Daily file photo by Nathan Richards
Evanston Public Library staff are proposing to hire a full-time social worker in 2017.
The main branch of the library, 1703 Orrington Ave., already houses several part-time student social workers, said library director Karen Danczak Lyons. A full-time position will give the library service more “predictability,” she said.
“Finding a way to help patrons who are already gathering in the library, the thought was to connect them to services and help them think about how to improve their situation,” she said. “It just makes absolute logical sense to me.”
The position would primarily meet with library patrons who need the counseling and connect them to other social service agencies in Evanston. EPL already does this, Danczak Lyons said, but a full-time position would be able to build “trustworthy” relationships with both the patrons and the social services agencies in the city.
The social worker would operate out of the main branch and the Chicago Avenue/Main Street branch.
A public library is a good place for this sort of coordinated effort, Danczak said.
“As a public library and a public space that’s open seven days a week and welcomes everyone, we have patrons from all walks of life,” she said. “They will be talking to patrons, introducing themselves, and talking about different programs and services that may be available.”
The position would begin in July 2017 and would be grant funded, according to Library Board documents. EPL would contract with Presence Health for the position.
Currently, college students working part time at the library are responsible for the duties this new position would perform. Having students conduct social work was helpful, the documents said, but made the schedule inconsistent.
“When the students graduate and until a new group of student interns are recruited and receive orientation, this service option is not available to our patrons and staff,” the document said. “There is usually a break in services over the summer.”
According to the document, Presence Health has previously helped EPL fill in the social worker gap in the summer months.
Danczak Lyons said the position was needed now more than ever in light of cuts to social service agencies across the state during the state budget crisis.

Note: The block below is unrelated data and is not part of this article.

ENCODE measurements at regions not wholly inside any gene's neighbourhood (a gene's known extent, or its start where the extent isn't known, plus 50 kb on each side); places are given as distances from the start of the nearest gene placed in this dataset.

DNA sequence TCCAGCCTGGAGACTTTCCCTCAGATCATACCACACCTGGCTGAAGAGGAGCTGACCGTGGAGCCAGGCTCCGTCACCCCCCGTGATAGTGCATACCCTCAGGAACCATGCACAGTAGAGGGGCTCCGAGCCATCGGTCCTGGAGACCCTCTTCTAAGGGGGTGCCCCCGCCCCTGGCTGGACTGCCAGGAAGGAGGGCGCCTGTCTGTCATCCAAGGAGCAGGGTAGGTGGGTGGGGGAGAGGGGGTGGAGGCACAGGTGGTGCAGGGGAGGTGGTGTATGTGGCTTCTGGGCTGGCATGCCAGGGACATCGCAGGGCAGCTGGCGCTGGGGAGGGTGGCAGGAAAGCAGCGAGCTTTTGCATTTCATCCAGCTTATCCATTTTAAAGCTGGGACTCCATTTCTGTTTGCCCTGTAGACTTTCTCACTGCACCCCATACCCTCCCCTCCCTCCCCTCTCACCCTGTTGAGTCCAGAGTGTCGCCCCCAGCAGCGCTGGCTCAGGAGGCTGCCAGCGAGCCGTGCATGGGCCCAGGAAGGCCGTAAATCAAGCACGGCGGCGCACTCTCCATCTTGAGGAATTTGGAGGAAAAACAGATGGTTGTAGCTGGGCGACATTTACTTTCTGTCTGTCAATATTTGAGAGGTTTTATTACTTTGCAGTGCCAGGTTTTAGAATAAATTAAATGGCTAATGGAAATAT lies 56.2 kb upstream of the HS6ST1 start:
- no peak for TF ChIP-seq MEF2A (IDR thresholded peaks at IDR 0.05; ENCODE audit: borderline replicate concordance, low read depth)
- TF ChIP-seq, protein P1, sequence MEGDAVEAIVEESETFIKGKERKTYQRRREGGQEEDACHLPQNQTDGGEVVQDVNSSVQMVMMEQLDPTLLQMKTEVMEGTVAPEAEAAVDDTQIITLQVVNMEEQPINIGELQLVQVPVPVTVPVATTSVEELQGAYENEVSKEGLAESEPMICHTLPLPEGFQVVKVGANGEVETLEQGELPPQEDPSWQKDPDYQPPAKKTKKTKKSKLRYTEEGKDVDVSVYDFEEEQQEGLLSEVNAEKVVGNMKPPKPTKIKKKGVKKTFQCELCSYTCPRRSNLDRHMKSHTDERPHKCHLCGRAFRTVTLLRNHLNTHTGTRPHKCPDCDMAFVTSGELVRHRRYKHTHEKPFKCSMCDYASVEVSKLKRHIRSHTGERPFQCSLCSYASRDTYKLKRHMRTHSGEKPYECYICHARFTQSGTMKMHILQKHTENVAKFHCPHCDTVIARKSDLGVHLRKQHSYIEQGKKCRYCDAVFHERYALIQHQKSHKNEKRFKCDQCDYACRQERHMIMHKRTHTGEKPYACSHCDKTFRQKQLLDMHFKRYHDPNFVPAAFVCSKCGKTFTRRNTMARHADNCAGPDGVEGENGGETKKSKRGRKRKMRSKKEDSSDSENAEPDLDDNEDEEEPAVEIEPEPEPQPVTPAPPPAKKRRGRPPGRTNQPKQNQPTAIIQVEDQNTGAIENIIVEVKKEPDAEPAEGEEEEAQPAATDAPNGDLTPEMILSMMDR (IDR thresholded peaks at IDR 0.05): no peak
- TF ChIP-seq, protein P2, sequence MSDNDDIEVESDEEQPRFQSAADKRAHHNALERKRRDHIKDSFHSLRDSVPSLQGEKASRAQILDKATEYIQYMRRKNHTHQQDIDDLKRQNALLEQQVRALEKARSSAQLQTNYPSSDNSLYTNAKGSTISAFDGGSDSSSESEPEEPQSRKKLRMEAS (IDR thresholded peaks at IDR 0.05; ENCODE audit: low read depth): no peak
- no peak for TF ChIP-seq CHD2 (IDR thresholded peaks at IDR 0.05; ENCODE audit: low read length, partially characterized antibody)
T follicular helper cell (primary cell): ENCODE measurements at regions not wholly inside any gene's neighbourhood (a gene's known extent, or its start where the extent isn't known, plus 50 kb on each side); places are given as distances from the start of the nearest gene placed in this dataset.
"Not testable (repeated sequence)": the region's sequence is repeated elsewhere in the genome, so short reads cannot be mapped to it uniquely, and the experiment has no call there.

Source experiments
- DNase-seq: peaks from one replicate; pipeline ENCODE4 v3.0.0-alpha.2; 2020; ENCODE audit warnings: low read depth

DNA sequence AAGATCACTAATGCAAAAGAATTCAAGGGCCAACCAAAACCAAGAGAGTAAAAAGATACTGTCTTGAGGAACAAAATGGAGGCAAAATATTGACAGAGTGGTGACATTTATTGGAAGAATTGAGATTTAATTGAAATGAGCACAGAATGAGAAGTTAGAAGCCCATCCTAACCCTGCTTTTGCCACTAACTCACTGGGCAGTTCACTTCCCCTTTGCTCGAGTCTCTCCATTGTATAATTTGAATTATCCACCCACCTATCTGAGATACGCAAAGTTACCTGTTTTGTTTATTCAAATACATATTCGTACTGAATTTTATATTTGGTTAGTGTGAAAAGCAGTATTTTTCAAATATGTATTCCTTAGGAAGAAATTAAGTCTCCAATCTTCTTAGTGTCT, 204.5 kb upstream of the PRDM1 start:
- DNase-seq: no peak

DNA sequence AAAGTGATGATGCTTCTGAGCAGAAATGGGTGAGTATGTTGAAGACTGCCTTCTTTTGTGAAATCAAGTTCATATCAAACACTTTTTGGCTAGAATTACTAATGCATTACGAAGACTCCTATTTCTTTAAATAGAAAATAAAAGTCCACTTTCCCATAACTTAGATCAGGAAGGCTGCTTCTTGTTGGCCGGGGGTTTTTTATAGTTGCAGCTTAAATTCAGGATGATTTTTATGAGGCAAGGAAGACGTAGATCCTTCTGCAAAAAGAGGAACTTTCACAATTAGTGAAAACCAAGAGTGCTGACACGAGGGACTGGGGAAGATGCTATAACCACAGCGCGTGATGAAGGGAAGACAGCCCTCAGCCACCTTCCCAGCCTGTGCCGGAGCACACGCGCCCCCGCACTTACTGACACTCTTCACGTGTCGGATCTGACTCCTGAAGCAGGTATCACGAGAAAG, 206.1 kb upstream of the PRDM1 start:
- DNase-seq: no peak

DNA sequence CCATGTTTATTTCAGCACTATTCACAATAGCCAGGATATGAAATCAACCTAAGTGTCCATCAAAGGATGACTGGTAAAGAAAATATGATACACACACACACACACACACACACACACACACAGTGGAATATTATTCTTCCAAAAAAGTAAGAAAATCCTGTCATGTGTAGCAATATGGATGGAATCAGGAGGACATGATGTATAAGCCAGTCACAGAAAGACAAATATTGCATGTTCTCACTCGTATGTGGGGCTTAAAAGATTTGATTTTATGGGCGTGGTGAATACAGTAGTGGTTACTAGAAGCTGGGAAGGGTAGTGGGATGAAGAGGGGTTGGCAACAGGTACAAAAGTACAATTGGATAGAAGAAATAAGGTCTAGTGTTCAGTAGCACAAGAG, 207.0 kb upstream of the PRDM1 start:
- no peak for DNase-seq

Cuts to agencies EPL had partnered with hurt the library’s patrons, Danczak Lyons said.
“Some of our patrons that relied upon services no longer have access to those same services,” she said.
Sue Loellbach, director of development for Connections for the Homeless, said having a social worker at the library would help social services agencies expand their network.
“A social worker at the library could be a very good connection point between people who need services but are reluctant to engage any of the services that are out there ready to help them,” she said.
Connections and EPL already have a “great” working relationship, Loellbach said. Library employees in the past have notified Connections if a patron is in need of housing support.
An outreach worker for Connections also frequently visits EPL and other community centers, such as hospitals and police stations to see if services are needed, Loellbach said. Apart from offering the city’s homeless shelter and financial support to those on the verge of homelessness, Connections also refers those they help to other agencies who can assist them in other ways.
A full-time social worker at EPL will be able to help them do that, Loellbach said.
“Perhaps the social worker at the library will find out whatever kinds of services people need that we can’t provide and start initiating some of those other contacts even faster than we can,” she said.
If approved in the proposed budget, the social worker would start in July 2017.
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